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Location: Toronto, Ontario, Canada

Writer/Curator/Founder of The Autism Acceptance Project. Contributing Author to Between Interruptions: Thirty Women Tell the Truth About Motherhood, and Concepts of Normality by Wendy Lawson, and soon to be published Gravity Pulls You In. Writing my own book. Lecturer on autism and the media and parenting. Current graduate student Critical Disability Studies and most importantly, mother of Adam -- a new and emerging writer.

“There is no hope unmingled with fear, and no fear unmingled with hope.” -- Baruch Spinoza

Monday, September 22, 2008


Disability and its Prevalence in Art

In an excellent article by Tobin Siebers titled Disability Aesthetics, Siebers notes that "The human body is both the subject and the object of aesthetic production: the body creates other bodies prized for their ability to change the emotions of their maker and endowed with a semblance of vitality usually ascribed only to human beings. But all bodies are not created equal when it comes to aesthetic response." (Siebers, T. (2006) Disability Aesthetics. Journal for Cultural and Religious Theory, 7 (2): 63-72.)

As Siebers points out, and I agree, the most profound and "beautiful" art is that which is not hiding reality, but exposes it. "That is, good art incorporates disability," he says. The Venus de Milo, cited often as "beautiful" has missing arms. Renee Magritte recreates her and at her arm stumps, paints them blood-red.

This is in stark contrast to the Nazi era when Hitler was repulsed by the greatest artists of that time. The Nazi's rejected art as "degenerate," and "Hitler saw in paintings by Modigliani, Klee and Chagall images of 'misshapen cripples,' 'cretins,' and racial inferiors when the rest of the world saw masterpieces of modern art...Modern art continues to move us not because of its refusal of harmony, bodily integrity, and perfect health. If modern art has been successful, I would argue, it is because of its embrace of disability as a distinct version of the beautiful. The Nazis simply misread the future direction of art, as they misread many things about human culture." (Siebers, p.66) To denounce the importance of art, and moreso, the work of so-called "outsider artists" -- I say so-called at this time as "outsider" is also a reflection of how we view people with disabilities on the outskirts or outside of society -- after the example of the Nazis would be naive. Material culture reflects the kind of society we are, and are becoming.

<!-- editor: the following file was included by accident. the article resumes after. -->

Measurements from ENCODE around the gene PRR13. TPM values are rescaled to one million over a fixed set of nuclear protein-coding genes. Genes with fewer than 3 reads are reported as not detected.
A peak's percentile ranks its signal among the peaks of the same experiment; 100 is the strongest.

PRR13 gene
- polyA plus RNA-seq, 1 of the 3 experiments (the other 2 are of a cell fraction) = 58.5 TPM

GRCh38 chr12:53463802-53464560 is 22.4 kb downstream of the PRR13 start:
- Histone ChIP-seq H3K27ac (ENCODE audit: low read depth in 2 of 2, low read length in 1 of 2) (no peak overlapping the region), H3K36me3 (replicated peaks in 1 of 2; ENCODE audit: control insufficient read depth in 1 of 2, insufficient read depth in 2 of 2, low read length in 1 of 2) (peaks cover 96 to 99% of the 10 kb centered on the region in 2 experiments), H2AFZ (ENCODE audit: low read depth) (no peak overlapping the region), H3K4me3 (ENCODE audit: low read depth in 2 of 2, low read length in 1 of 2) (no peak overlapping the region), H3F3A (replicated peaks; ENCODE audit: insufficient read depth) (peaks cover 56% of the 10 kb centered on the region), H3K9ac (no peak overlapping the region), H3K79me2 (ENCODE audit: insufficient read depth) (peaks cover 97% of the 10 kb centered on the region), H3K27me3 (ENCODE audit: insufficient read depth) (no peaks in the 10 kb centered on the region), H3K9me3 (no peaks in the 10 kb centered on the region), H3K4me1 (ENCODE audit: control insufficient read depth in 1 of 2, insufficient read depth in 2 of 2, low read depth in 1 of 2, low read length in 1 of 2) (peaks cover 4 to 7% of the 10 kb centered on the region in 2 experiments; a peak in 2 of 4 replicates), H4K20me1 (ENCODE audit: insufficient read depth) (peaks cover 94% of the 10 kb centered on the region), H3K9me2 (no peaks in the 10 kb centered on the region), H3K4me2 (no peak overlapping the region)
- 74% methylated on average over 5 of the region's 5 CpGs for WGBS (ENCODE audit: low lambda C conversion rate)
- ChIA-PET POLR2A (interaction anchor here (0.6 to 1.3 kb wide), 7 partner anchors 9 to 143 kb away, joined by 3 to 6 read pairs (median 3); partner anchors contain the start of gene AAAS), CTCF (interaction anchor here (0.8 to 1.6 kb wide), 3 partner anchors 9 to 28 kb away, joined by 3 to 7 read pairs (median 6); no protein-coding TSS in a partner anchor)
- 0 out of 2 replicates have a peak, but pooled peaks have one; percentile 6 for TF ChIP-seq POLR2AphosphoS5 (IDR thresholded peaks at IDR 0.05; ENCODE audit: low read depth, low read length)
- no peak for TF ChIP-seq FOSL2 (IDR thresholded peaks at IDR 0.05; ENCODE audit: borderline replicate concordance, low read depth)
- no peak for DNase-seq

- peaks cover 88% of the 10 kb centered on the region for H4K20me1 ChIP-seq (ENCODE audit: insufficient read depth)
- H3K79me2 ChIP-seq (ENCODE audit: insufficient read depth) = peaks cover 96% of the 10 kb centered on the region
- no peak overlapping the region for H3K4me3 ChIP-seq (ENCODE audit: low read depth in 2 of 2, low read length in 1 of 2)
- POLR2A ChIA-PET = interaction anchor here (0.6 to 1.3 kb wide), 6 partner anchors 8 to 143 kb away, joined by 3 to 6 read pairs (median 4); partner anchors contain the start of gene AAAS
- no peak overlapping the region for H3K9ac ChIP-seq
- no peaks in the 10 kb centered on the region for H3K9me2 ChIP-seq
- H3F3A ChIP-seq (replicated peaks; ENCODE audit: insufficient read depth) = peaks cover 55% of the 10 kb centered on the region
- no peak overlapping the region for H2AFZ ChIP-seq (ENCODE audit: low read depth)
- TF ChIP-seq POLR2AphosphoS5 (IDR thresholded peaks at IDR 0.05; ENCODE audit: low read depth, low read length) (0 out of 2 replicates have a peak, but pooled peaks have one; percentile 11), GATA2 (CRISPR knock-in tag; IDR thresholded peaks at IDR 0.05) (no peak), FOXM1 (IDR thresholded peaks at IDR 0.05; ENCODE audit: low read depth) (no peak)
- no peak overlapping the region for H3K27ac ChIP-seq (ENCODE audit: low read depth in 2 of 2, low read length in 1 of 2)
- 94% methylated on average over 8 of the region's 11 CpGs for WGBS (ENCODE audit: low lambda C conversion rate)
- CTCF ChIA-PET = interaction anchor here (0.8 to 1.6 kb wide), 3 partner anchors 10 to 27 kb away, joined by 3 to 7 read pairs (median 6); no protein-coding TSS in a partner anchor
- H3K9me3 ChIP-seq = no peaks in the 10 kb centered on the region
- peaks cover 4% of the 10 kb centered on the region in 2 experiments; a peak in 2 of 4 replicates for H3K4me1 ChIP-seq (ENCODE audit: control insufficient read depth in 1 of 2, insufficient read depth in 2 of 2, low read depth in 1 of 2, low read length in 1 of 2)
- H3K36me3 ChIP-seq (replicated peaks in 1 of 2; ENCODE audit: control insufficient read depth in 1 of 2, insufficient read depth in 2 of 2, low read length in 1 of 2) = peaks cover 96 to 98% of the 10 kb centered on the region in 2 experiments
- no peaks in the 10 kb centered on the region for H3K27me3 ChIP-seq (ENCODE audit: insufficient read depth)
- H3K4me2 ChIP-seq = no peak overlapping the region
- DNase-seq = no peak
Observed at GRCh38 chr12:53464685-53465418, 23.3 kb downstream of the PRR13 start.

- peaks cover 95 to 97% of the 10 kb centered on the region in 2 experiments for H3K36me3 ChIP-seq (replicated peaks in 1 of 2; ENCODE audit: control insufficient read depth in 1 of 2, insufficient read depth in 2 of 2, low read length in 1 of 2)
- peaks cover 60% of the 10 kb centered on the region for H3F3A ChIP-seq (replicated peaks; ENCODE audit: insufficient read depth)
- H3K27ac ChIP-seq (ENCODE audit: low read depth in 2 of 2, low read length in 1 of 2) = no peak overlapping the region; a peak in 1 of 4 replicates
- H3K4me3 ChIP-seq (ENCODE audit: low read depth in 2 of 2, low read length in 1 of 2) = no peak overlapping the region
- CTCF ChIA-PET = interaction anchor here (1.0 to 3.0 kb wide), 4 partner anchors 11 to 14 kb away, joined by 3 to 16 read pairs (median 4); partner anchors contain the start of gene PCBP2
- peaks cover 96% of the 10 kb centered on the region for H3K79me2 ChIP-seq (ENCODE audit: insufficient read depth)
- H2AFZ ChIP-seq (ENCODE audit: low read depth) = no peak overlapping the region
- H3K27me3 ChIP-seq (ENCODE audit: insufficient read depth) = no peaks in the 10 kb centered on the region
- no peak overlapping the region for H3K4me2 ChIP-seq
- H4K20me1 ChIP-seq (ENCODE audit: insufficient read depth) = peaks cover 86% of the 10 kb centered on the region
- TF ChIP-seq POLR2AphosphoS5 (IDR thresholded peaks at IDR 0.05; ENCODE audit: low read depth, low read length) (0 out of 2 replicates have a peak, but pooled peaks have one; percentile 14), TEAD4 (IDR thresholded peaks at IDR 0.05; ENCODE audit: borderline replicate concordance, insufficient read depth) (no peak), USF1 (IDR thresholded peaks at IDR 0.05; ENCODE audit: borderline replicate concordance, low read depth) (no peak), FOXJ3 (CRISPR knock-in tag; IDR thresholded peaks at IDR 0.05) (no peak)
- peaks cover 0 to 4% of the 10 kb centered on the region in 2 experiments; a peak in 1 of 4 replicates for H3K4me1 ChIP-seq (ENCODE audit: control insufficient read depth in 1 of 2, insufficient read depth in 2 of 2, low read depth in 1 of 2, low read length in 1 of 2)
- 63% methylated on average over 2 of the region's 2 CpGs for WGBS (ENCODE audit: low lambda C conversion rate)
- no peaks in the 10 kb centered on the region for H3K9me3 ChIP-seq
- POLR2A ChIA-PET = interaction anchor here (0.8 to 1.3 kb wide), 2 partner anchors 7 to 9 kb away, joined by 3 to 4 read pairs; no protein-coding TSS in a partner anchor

Another artist, Judith Scott, was also considered autistic: "She was also deaf, unable to speak, extremely uncommunicative, isolated, almost autistic," writes Siebers. "She was warehoused at age seven in the Ohio Asylum for the Education of Idiotic and Imbecilic Youth and spend the next thirty five years of her life as a ward of the state until her twin sister rescued her and enrolled her in the Creative Growth Center, a California program in Oakland designed to involved intellectually disabled people with the visual arts. Almost immediately, she began to make fiber sculptures six hours a day, and she maintained this relentless pace for over ten years." (p. 70)

John MacGregor asks critical questions about Scott's work: "can art, in the fullest sense of the word, emerge when intellectual development is massively impaired from birth?..." (p.71)

I agree with Siebers that autistic or any other kind of art created by any person is a form of savantism. Rather, art is an intention and is subject to interpretation. "Intelligence, however, is fraught with difficulties as a measure of aesthetic quality, and intention in particular has long been condemned as an obsolete tool for interpreting works of art...

...Disability aesthetics prizes physical and mental differences as a significant value in itself. It does not embrace aesthetic taste that defines harmony, bodily integrity, and health as standards of beauty. Nor does it support the aversion to disability required by traditional conceptions of human or social perfection." (p.71)

Let Scott be our food for thought this morning. Let her work make us not only question what art is, but what makes up this idea called humanity.

Dedicated to her memory, this website tells Judy's remarkable story.


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11:29 AM  

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